Authored by Steve H. Hanke of the Johns Hopkins University. Follow him on Twitter @Steve_Hanke.
When taking a glance at the performance of investments in stocks, currencies, and commodities -- which is compiled by the Wall Street Journal for the second quarter of 2018 -- one is struck by the fact that all of the top five performers were commodities. Lean hogs took the top honors, followed by crude oil.
Crude’s position didn’t surprise me. Way back in February 2016 -- when West Texas Intermediate (WTI) was trading at $26/bbl. -- I was confident that crude oil would make a relentless climb. How could I have been so confident then, and confident now, that today’s WTI price of $69.50/bbl. will climb to $75/bbl. by year’s end?
To answer these questions, we must have a model -- a way of thinking about the problem. In this case, the starting point is Roy W. Jastram’s classic study, The Golden Constant: The English and American Experience 1560-2007. In that work, Jastram finds that gold maintains its purchasing power over long periods of time, with the prices of other commodities adapting to the price of gold.
Taking the broad lead from Jastram, I developed a model that employs the price of gold as a long-term benchmark for the price of oil. So, if the price of oil changes dramatically, the ratio of the oil price to the price of gold (the oil-gold price ratio) will change and move away from its long-term value. Forces will then be set in motion to move supply and demand, so that the price of oil changes and the long-term oil-gold price ratio is re-established. This represents nothing more than a reversion to the mean. And the mean value for the oil-gold ratio, which is calculated by dividing the price of a barrel of oil by the price of an ounce of gold.
In support of this model, it is worth pointing out that a free-market economic system is an organism, and operates as such. Each organism is organized to maintain a certain “state” of homeostatis, to borrow a term from physiology. Any disturbance from the equilibrium sets in motion behavior within the organism which tends to re-establish the desired state of equilibrium. For example, the human body has a complex physiochemical equilibrium, which involves, among other things, a constant body temperature. If the equilibrium is disturbed, the body acts to restore the homeostatis or equilibrium.
There is a homeostatis in the structure of commodity prices, too. Any disturbance in this structure, which is anchored with the price of gold, sets in motion forces which will restore the status quo. So, the homeostasis of the commodity price system explains why the oil-gold price ratio reverts back to its mean of 0.0704 when the ratio has been disturbed.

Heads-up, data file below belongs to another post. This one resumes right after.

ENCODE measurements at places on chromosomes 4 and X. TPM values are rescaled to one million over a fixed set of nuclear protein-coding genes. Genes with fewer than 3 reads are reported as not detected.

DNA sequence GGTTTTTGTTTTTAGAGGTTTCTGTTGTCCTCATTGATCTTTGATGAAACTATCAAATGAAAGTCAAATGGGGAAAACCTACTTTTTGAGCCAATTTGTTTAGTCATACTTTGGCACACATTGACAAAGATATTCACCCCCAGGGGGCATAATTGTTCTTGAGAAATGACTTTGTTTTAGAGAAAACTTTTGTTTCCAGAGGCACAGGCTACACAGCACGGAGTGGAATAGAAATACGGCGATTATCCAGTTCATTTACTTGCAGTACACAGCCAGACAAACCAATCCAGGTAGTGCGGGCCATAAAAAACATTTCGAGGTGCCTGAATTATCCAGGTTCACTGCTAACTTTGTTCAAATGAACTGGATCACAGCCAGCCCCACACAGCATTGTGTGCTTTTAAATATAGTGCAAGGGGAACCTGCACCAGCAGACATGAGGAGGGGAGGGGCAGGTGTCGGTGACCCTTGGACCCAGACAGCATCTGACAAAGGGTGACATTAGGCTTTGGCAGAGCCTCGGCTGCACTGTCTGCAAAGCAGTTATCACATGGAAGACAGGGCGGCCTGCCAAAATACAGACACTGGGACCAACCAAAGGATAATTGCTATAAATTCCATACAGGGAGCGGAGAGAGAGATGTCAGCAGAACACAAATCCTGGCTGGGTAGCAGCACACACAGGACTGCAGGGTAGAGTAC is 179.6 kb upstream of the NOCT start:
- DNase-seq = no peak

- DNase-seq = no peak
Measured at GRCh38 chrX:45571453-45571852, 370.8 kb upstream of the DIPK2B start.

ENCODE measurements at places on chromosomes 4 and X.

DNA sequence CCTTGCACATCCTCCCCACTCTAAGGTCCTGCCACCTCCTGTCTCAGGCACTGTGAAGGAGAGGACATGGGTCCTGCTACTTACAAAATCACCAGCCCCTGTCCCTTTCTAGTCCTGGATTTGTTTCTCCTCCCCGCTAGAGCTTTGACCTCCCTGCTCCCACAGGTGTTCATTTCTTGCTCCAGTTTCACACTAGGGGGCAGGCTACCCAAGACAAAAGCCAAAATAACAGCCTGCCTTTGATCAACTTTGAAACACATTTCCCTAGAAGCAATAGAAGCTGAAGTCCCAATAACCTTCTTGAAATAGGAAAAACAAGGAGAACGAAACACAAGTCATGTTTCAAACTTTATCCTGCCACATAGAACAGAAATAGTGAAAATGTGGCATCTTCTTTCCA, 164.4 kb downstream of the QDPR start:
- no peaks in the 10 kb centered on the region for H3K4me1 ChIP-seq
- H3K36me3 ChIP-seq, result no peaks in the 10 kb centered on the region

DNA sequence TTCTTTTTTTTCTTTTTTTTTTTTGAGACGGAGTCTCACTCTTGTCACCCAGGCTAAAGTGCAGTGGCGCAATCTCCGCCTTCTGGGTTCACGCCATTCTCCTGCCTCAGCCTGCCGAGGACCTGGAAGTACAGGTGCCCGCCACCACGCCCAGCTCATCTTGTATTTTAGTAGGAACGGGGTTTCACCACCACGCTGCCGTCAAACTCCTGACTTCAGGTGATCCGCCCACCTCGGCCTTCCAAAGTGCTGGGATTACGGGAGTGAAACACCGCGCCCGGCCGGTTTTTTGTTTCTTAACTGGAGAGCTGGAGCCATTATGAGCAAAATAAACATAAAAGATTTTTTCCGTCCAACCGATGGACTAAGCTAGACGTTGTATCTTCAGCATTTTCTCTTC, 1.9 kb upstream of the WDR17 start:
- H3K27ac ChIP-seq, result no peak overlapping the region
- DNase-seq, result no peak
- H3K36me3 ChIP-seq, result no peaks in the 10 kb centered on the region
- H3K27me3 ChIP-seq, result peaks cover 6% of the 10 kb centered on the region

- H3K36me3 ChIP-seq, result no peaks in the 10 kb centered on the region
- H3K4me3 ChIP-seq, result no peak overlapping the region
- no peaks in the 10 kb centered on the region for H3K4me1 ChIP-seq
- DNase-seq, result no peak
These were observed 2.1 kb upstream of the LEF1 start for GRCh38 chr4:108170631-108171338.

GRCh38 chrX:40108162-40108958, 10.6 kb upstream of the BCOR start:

The easiest, and best, way to determine whether a disturbance has occurred in the oil-gold price ratio is to construct a histogram of the ratios. The histogram below shows that when the oil price collapsed to $26/bbl. in February 2016, the oil-gold price ratio plunged, too. Indeed, it moved to 0.021, which is way to the left of the distribution of the oil-gold price ratios on the histogram. With that extreme reading of the ratio, we knew that forces would kick in to restore the homeostatis of the commodity price structure. In short, the oil-gold price ratio would start reverting to its mean, with most of the work being done by price increases in oil.
Just what forces kicked in to start crude’s relentless price climb and force the oil-gold price ratio to revert back to its mean? Well, at bargain basement prices, the quantity of crude demanded increased. And, on the supply side, the major oil companies slashed capital expenditures for drilling and exploration. The majors reined in their capital spending appetites by 40-50%. Indeed, now few mega projects are on the drawing boards. Not surprisingly, oil and gas field discoveries are at a 60-year low. So, the disturbance of the homeostatis set in motion supply-demand forces to restore the status quo.
To understand the adjustment, consider my old Professor Ken Boulding’s Bathtub Theorem: If production (the flow from the faucet) is less than consumption (the flow down the drain), it is clear that the oil in inventory (the economic bathtub) must fall. That’s just what’s been going on as the oil-gold price ratio re-establishes itself and reverts towards its homeostatis.
But, how long will it take for the ratio to mean revert? My calculations (based on post-1972 data) are that a 50 percent reversion of the ratio will occur in 12.3 months. This translates into a price per barrel of WTI of $75 by January 2019. It is worth noting that, like Jastram, I find that oil prices have reverted to the long-run price of gold, rather than the price of gold reverting to that of oil. So, the oil-gold price ratio primarily reverts to its mean via changes in the price of oil.
At present, the oil-gold price ratio is 0.05581 ($69.59/$1247=0.05581), suggesting that oil’s relentless bull market has a ways to run, as the chart below shows.